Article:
HEB, founded by the Butt family in 1905, has more than 400 stores throughout the state. The network was praised for its pandemic preparedness when Covid-19 first struck, has been a major competitor in vaccine launch, and is regularly praised for its response to hurricanes and other disasters.
Katy Bravenec, 37, said she lost faith in HEB after her initial statement and no longer plans to shop at her San Antonio store. Ms Bravenec said she investigated three HE-Bs after the mask mandate was lifted to see if customers were allowed to shop without a mask. After seeing a handful of customers not wearing masks at every store, he said he would take his business to a nearby Trader Joe’s.
“It didn’t fit his public image,” he said. “You cannot pretend to be a strong community partner and then lift the mandate of the mask when it is not only there for your workers but also for our community. It just seemed hypocritical. “
Wendy Wright buys from an HEB in Houston, but said she would consider switching to the nearby Kroger Co.
shop if you notice an increase in maskless shoppers. Ms. Wright said she has been to HEB twice since the Republican governor rescinded the masks’ mandate. On the first trip, he estimated that about 10% of shoppers did not have a mask. She gave the store one more chance last Sunday and didn’t notice any unmasked customers or employees.
“I will take it week after week and if it seems like a safe place to shop, I will stay. If they let the masks slip, I’ll go to another store, ”he said. “I am 60 years old, I do not want to play with Covid.”
“The more we talked about it, it did not seem correct to apply it because it is not a law.”
Other Texas businesses have struggled to know whether and how to respond to the lifting of restrictions.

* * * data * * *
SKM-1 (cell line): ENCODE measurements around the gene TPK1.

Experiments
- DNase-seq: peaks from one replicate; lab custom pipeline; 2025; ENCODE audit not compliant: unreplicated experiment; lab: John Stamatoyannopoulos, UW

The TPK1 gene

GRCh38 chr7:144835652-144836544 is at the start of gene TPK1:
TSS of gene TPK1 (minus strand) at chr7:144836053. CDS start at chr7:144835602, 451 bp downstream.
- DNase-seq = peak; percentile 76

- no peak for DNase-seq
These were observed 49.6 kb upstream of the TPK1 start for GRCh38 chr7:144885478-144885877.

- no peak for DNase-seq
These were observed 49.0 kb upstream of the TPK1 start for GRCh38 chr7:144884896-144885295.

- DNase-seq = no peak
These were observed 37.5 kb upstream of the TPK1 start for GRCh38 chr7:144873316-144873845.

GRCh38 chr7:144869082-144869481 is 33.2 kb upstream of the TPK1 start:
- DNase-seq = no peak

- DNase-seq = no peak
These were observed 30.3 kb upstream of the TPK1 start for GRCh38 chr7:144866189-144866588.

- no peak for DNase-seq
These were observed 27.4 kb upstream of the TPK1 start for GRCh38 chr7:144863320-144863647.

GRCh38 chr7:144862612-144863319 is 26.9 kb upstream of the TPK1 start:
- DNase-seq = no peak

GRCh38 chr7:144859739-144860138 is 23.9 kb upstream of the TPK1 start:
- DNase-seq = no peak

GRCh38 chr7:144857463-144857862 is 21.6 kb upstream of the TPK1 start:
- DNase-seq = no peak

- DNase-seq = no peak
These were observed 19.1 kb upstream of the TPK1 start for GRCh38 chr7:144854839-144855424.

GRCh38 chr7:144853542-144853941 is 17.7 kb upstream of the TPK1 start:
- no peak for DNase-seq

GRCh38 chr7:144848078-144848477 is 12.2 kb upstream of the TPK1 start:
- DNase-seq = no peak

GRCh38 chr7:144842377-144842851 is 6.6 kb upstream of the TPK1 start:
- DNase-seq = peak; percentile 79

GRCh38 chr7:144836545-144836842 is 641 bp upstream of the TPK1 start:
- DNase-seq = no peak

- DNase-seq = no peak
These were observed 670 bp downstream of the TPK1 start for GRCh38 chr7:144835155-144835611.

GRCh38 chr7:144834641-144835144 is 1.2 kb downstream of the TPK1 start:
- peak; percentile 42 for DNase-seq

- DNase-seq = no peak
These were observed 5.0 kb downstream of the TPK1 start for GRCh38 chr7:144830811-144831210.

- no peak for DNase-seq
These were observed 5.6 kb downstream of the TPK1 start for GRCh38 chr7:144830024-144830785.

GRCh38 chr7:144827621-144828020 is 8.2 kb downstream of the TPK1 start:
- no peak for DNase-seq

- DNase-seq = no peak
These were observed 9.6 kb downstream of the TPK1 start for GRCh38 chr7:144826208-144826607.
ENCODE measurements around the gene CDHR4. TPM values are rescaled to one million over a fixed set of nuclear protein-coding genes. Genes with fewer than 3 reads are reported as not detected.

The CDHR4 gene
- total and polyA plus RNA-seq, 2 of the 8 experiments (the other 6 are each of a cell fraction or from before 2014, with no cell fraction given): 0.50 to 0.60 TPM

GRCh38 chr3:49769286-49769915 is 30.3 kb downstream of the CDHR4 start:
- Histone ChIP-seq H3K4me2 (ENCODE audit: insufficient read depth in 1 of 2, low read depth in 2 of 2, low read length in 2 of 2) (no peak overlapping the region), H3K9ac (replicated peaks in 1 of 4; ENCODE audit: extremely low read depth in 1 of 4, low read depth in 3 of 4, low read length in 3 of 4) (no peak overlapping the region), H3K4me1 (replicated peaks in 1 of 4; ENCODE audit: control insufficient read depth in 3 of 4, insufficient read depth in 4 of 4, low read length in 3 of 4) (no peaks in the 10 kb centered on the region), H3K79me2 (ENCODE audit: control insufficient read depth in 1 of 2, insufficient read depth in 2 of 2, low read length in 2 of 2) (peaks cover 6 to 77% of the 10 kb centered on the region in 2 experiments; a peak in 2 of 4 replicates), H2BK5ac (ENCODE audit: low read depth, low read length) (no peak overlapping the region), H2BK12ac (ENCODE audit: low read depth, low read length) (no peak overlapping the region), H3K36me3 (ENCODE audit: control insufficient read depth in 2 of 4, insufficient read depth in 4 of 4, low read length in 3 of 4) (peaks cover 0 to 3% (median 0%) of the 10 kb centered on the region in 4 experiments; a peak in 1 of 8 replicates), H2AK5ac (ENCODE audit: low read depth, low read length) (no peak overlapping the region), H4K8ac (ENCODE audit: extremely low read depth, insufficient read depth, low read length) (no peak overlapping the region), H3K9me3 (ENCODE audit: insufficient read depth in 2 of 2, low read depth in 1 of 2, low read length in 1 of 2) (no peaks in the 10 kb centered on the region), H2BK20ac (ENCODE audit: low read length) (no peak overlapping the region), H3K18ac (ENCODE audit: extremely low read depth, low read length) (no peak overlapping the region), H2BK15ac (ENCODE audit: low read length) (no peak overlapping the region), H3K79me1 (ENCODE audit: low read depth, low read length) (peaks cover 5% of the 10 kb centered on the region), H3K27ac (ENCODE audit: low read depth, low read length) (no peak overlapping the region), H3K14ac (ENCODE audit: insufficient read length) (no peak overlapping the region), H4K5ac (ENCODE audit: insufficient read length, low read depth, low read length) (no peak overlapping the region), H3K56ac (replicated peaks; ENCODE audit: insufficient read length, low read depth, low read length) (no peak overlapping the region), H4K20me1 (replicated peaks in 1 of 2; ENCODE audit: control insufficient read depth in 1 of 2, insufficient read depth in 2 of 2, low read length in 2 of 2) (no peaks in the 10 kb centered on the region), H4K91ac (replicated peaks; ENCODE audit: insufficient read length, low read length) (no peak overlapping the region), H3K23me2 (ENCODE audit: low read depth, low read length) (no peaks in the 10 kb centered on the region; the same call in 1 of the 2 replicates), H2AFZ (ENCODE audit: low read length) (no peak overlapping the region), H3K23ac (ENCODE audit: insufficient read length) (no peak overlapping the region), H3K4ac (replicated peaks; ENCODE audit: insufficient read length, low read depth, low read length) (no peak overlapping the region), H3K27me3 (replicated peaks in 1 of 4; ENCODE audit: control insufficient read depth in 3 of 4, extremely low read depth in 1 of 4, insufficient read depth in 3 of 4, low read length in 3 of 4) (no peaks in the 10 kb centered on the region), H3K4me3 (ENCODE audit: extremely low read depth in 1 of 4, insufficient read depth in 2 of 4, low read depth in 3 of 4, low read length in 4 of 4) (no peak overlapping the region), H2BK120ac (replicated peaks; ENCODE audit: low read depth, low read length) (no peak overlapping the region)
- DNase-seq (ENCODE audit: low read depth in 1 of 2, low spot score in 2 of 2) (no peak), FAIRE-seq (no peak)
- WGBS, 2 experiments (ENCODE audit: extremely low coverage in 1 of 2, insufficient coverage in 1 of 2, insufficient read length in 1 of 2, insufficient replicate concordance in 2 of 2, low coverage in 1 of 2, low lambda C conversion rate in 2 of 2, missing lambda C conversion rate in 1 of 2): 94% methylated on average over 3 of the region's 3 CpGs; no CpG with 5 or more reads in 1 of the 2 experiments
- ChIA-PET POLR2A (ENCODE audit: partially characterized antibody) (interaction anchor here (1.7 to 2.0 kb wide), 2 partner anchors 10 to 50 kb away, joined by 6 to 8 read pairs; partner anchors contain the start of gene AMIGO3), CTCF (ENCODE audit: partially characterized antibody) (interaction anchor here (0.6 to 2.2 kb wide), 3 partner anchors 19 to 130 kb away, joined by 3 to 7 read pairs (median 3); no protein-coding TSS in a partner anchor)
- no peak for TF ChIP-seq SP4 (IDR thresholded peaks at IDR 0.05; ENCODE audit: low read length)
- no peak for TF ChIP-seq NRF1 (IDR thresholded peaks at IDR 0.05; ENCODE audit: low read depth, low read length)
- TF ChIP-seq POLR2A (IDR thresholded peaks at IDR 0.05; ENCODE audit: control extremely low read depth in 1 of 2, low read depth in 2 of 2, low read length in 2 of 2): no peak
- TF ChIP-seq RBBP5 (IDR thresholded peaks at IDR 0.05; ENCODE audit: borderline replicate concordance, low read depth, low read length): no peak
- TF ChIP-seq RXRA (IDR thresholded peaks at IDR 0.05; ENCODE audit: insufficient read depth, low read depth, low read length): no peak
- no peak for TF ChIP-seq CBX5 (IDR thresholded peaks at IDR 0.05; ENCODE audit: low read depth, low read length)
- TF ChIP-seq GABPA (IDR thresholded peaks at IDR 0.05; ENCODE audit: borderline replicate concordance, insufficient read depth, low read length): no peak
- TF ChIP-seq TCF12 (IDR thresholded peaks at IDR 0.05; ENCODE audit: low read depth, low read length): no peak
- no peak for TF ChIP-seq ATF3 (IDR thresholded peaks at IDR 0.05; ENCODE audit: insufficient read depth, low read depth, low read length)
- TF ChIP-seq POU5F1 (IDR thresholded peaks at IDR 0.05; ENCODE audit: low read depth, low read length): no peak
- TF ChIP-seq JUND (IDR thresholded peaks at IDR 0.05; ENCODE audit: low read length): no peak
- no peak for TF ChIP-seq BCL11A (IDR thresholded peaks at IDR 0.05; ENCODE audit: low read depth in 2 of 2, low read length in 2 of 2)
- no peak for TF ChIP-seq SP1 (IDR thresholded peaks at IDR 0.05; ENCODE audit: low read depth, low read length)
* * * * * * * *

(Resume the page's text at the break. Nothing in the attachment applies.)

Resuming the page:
In Pearland, Good Vibes Burgers & Brews restaurant told local media when the mandate was lifted that it was removing all mask requirements. A day later, on March 11, the company said that all employees would wear masks and that it would deliver disposables to any customer who wanted one. A company spokeswoman declined to comment.
Augie Bering V, owner of Bering hardware stores in Houston, said it was a relief when Texas implemented a mask mandate over the summer. Since then, he said, few unmasked people have visited the stores. The lifting of the order of masks put business owners in a difficult position, he said.
“They put us in the middle,” he said. “Some of the conversations we had were: ‘We need to demand it in order to enforce it.’ But the more we talked about it, it did not seem correct to apply it because it is not a law. People might see it as a political issue. “
Almost everyone at Kerrville HEB was in masks on Friday morning last week, two days after the term was lifted. The options are largely regional, said Rachel Townsend, 24, a mental health worker. He realizes that there are far more people wearing masks in Kerrville, which has a high retiree population, than in his hometown of Uvalde in South Texas, he said.
In Fort Worth, Tatiana Miller, 39, said she sympathizes with Texas businesses caught up in the mask debate. Ms Miller said companies have no way to enforce a mask policy, mandate or no. He said he agreed with the policy of urging clients to cover their faces, but not forcing her to enter.
“Texans like their choice. It would be easier for people to decide what to do or not do, ”he said. “I feel like companies can’t win.”